Partners for Climate Protection spotlight: Town of Banff
Located in Banff National Park, the Town of Banff is a popular tourist destination and a place where adventurers live and play. They work closely with Parks Canada to protect wildlife and ecosystems for the enjoyment of their community and all Albertans.
To address climate mitigation and emissions reduction, Banff is actively implementing their Environmental Master Plan on both a corporate and community scale, so they can lead an exemplary business and empower their citizens to act on climate change.
The Partners for Climate Protection Program supports municipal action on climate change by guiding members, like the Town of Banff, through a five step milestone framework to create lasting sustainable changes.
From creating a baseline emissions inventory, to setting and reaching emissions reduction targets, each step moves municipalities closer to achieving their goals. The milestone framework includes the following steps:
- Create a Baseline Emissions Inventory and Forecast
- Set Emissions Reduction Targets
- Develop a Local Action Plan
- Implement the Local Action Plan
- Monitor Progress and Report Results
The Action Centre recently spoke with Michael Hay, Manager of Environment & Sustainability, at the Town of Banff to learn about his experience in the program and explore examples of their climate achievements and challenges.
Banff’s key plans, projects and results
Michael outlined the various plans, policies and projects the Town of Banff is implementing on their road to a sustainable future.
The plan establishes a 10-year strategic vision to a sustainable future for Banff, adopted by council as a guiding document in 2019.
A technical blueprint providing a pathway for the Town on Banff’s ambitious climate goals. The plan targets a low carbon scenario, organized into four focus areas (energy efficient buildings, local low-carbon energy, importing renewable energy, and low-carbon transportation) and the 30 actions needed to get there.
A corporate policy that sets the standard for all new municipal buildings to meet or exceed the Silver Level certification of the Leadership in Energy Environmental and Design (LEED™) Green Building Rating System.
The Town hired a staff member to guide their facility energy assessments, identify energy saving opportunities, and implement GHG emission reduction projects.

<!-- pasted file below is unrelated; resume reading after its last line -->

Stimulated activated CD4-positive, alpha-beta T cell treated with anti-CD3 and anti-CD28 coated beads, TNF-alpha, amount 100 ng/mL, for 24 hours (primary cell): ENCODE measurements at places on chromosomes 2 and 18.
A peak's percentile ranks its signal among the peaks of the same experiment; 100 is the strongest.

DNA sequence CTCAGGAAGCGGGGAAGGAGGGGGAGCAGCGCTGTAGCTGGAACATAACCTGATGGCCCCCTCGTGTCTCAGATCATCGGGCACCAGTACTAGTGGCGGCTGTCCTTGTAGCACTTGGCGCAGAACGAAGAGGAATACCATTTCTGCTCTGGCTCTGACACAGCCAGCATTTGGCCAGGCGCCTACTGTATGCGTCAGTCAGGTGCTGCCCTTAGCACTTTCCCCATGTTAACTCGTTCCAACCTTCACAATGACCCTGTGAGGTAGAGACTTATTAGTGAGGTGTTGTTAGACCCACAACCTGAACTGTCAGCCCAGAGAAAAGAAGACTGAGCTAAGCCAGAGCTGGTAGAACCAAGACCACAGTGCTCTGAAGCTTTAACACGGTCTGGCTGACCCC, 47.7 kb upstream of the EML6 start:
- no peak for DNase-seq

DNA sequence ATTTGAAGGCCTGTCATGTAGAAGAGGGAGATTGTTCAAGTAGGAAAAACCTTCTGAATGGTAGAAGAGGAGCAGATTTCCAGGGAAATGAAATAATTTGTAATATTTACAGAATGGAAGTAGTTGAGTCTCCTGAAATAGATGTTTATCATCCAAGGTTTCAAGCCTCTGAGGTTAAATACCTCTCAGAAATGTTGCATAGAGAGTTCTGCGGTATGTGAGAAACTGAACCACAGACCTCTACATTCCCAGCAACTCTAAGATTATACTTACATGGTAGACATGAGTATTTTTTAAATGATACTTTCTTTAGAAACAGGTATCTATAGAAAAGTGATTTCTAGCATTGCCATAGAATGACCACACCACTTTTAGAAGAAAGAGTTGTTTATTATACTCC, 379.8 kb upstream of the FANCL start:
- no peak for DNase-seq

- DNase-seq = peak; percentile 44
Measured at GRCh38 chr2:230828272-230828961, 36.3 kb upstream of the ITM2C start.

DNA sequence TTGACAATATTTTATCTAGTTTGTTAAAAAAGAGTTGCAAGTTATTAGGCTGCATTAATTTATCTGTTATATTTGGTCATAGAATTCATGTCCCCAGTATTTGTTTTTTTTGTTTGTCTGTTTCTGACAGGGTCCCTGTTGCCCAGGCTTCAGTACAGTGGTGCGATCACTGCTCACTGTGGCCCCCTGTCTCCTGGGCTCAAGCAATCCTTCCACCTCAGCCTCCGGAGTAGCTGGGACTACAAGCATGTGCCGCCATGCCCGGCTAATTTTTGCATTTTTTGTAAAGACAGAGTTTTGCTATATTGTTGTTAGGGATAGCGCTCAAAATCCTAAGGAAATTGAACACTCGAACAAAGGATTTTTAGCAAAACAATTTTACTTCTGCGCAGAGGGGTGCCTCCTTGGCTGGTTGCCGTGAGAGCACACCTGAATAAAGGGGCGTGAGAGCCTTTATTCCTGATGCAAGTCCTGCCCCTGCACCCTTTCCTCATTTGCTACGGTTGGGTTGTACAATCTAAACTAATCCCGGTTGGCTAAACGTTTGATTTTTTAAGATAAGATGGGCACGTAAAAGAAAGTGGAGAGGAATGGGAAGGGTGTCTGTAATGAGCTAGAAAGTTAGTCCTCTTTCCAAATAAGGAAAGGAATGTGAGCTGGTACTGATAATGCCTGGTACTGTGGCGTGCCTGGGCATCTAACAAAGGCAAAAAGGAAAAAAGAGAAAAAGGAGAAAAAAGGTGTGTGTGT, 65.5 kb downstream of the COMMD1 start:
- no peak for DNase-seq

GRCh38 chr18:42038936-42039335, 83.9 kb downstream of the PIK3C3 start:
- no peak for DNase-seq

Tip: The Municipal Energy Coordinator position is funded by the Action Centre’s Municipal Energy Manager Program, which covers 80 per cent of the salary costs to hire a staff member dedicated to energy work.
A mass transit option is offered to reduce emissions from the transport sector with a local and regional (Banff-Canmore-Lake Louise-Moraine Lake-Johnston Canyon) bus system (ROAM Public Transit). Sustainable transportation is further promoted with connected bike lanes/trails, a studded bike tire rebate, and Banff Bike Month in June.
The Town of Banff has invested in solar photovoltaics at several municipal buildings including these locations:
- Waste Transfer Station – 100kW system, projected to generate 95,000 kWh of clean electricity
- Fenlands Recreation Centre – 280 kW system, projected to reduce energy bills by approximately $15,000 per year.
- Transit-Fleet Buildings – 24kW system that has, to date, saved 19.2 tonnes of CO2e emissions which is equivalent of planting 573 trees
- Banff Town Hall – 18 kW system, that also inspires local businesses and residents to consider installing their own solar powered systems.
Upcoming Climate Action Projects
- District heating system using biomass fuel source.
- Electric buses for local / regional bus system.
- Proposals for increased mass transit options from Calgary.
Advice from Banff: Takeaways on Monitoring, Measuring, and Reporting on Climate Action
Michael offered these four takeaways that every municipality should consider when monitoring, measuring, and reporting on climate action.
- Identify gaps and continue collecting data
- Keeping and analyzing records for natural gas and electricity consumption are essential activities.
- High-quality transportation emissions data can be challenging to collect. Consider investing in data collection tools like traffic counters and pedestrian / trail counters or purchasing retail fuel sales data. Census data is useful for mode-share calculations.
- Completing an inventory can highlight where you are meeting targets.
- Track GHG increases as well as decreases
- Project-level emission tracking often focuses on measuring reductions, which can lead to emission increases being overlooked.
- Understand how external factors (population change, density change, etc.) impact your emissions.
- Understand the Alberta electricity grid and how the emission factors associated with electricity impact your emissions and inventory.
- Allocate staff time for energy management
- If your inventory indicates the primary source of emissions is related to energy consumption, invest in energy management practices.
- Strong energy management practices require robust tracking of all corporate facilities, vehicles, and equipment.
- Stick to a reporting schedule
- For corporate emissions, Banff reports annually to Town Council, and updates internal records monthly.
- Keep track of energy projects that might be displacing grid electricity or natural gas (solar, biomass, cogeneration).
- Normalize emission tracking for council and senior management.
Program Lead – Capacity Building
Working with Alberta Municipalities’ Sustainability Services, Ronak is supporting communities taking action on climate change.
As the Program’s Regional Climate Advisor, the Municipal Climate Change Action Centre provides PCP participants support with advice, tools, workshops, networking opportunities and more.